Good vs bad, heaven vs earth, inside vs outside, right vs wrong...
It is because the two faces of our mind that make us suffer. People who suffered from mental depression is also due to their entangled mind between two sides: happy vs sad or right vs wrong.
The core meditation technique taught by Great Perfection masters is to 'see but don't judge'. Once a judgement is made, then a person tends to stand on sides and this is the beginning of 'samsara' (sorrow).
So, understand the core concept of Great Perfection, we also understand that the law of karma does not apply to a Great Perfection teaching as 'good and bad' are only relatively speaking.
A good thing to a person may be an unforgivable act to another. So, how can we judge and say which is good or bad? Which side would receive bad karma then?
Hence, the teaching of Great Perfection is thought as a dissident of Tibetan Buddhism and this teaching naturally invites controversy.
Staying on this context, there are many games in the West that could make players crazy. For example: The Three Kings, The Closet Game, One Man Hide And Seek, Dry Bones, Bloody Mary etc.
Of course believers say that the Devil was at work. But a Great Perfection practitioner would point out that it is not the Devil but the games made the player's mind to be in a constant state of 'yes or no' self-talk state. So long as the person failed to snap out of this yes-no between stage, he/she would become paranoid or crazy.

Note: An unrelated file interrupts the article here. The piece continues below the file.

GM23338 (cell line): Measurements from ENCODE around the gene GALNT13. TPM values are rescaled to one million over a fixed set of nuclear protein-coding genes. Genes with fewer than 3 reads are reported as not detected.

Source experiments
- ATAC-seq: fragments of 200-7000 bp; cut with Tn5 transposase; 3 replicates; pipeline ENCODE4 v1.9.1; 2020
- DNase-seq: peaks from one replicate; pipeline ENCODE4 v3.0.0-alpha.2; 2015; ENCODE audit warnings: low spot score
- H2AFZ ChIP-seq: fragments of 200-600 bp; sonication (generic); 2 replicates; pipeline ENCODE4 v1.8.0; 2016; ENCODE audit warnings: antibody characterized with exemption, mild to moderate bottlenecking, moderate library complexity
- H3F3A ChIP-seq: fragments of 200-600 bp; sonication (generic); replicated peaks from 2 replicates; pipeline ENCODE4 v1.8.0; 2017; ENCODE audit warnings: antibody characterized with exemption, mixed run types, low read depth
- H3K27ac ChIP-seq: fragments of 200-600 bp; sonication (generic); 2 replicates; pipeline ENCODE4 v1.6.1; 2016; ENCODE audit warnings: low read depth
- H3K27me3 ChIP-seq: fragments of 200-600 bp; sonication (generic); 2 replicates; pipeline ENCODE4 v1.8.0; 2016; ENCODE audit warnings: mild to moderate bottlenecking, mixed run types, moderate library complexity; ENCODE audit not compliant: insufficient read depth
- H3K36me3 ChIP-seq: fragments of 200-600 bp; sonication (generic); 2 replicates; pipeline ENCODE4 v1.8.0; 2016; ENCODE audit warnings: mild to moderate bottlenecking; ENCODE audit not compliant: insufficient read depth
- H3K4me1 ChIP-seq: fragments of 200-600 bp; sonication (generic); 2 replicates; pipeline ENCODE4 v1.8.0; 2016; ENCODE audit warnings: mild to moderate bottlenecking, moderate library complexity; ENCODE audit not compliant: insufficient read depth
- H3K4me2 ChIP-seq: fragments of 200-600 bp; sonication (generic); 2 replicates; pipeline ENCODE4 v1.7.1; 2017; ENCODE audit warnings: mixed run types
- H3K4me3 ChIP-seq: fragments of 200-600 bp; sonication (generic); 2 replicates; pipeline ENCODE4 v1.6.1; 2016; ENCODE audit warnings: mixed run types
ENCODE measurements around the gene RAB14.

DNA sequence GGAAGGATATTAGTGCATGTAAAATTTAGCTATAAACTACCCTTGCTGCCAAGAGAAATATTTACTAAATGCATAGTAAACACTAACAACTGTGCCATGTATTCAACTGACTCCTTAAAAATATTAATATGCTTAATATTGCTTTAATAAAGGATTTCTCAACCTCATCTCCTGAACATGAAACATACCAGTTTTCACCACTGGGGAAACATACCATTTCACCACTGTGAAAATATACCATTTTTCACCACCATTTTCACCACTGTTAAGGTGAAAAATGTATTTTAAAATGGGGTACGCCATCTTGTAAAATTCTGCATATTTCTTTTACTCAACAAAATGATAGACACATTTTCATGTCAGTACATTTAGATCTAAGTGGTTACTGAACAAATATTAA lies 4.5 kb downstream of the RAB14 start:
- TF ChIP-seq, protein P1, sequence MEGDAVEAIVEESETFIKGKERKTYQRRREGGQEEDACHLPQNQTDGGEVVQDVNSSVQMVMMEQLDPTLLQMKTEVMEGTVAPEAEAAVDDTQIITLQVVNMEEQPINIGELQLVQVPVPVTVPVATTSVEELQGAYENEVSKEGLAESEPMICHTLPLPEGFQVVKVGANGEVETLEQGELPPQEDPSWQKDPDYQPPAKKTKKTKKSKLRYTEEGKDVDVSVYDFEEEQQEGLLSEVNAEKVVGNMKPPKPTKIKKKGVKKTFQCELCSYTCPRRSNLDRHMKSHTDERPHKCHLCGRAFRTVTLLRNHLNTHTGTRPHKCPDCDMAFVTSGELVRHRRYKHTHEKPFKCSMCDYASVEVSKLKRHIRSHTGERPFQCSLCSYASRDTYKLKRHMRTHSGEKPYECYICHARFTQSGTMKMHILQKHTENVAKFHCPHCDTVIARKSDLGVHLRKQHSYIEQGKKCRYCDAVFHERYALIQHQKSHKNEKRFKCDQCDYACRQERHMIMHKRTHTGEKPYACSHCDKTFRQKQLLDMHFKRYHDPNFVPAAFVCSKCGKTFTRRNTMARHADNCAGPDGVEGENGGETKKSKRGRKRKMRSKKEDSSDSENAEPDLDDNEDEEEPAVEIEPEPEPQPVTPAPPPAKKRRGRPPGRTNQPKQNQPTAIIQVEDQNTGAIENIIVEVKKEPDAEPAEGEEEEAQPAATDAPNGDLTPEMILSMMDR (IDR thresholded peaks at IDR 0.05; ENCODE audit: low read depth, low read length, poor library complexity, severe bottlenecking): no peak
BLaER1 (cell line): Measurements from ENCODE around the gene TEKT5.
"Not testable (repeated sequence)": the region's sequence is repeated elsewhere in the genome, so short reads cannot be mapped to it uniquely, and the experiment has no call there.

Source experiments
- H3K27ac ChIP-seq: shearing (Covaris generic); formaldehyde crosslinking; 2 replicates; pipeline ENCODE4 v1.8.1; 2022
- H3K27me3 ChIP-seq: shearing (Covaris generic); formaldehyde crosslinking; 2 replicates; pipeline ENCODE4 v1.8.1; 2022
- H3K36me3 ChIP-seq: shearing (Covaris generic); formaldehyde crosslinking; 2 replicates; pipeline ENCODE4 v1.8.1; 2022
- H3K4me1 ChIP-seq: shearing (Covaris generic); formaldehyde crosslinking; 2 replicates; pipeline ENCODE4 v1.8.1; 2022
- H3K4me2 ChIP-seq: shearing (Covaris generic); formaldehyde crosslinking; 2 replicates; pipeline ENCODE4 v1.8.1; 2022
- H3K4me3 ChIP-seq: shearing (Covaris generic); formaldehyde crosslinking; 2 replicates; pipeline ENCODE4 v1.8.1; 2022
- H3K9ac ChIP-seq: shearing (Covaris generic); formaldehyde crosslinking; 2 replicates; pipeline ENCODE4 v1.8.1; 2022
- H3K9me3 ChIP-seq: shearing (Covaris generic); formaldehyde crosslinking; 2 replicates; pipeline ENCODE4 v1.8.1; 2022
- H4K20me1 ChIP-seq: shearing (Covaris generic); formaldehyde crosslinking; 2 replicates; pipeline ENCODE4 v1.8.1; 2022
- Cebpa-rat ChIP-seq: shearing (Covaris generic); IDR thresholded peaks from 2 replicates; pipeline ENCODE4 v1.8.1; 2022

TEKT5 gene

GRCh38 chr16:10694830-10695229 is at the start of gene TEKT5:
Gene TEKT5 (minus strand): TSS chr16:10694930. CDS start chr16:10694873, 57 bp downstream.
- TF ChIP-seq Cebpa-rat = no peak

The Great Perfection's remedy for this case is just to stop thinking and 'see' so as to get the 'what-you-see-is-what-you-get' feel. Once a person can grasp hold of a secure feeling, then he/she will come back to his/her senses that there is nothing to bother him/her. In Great Perfection, when a person walks out of his/her state of fear, he/she is said to be 'self-liberated'.
Of course, not all players who played the above spirit conjuration games would face with problems. If you still remember the 'doer' and the 'thinker' that I have brought up in earlier postings, then you would have guessed that only a 'thinker' will get into trouble but not a 'doer'.
This is because a 'thinker' would engage in an endless state of ding-dong as to if the ghost would come or not. After a few hours of 'yes-no' self-talk, a thinker will go crazy. On the other hand, a 'doer' just do and less thinking. So a doer will feel the game is stupid.
In short, there is nothing so 'great' about 'Great Perfection'.
To sum up: Great Perfection says that our mind is constantly switching state: happy-calm-sad. The '-' represents the intermediate states. If we are aware that the 'happy-me', 'calm-me' and 'sad-me' are all myself; then we have master the gist of Great Perfection.
So said, if you still thinking of becoming a 'Buddha', then a Great Perfection master would wallop you with a baton!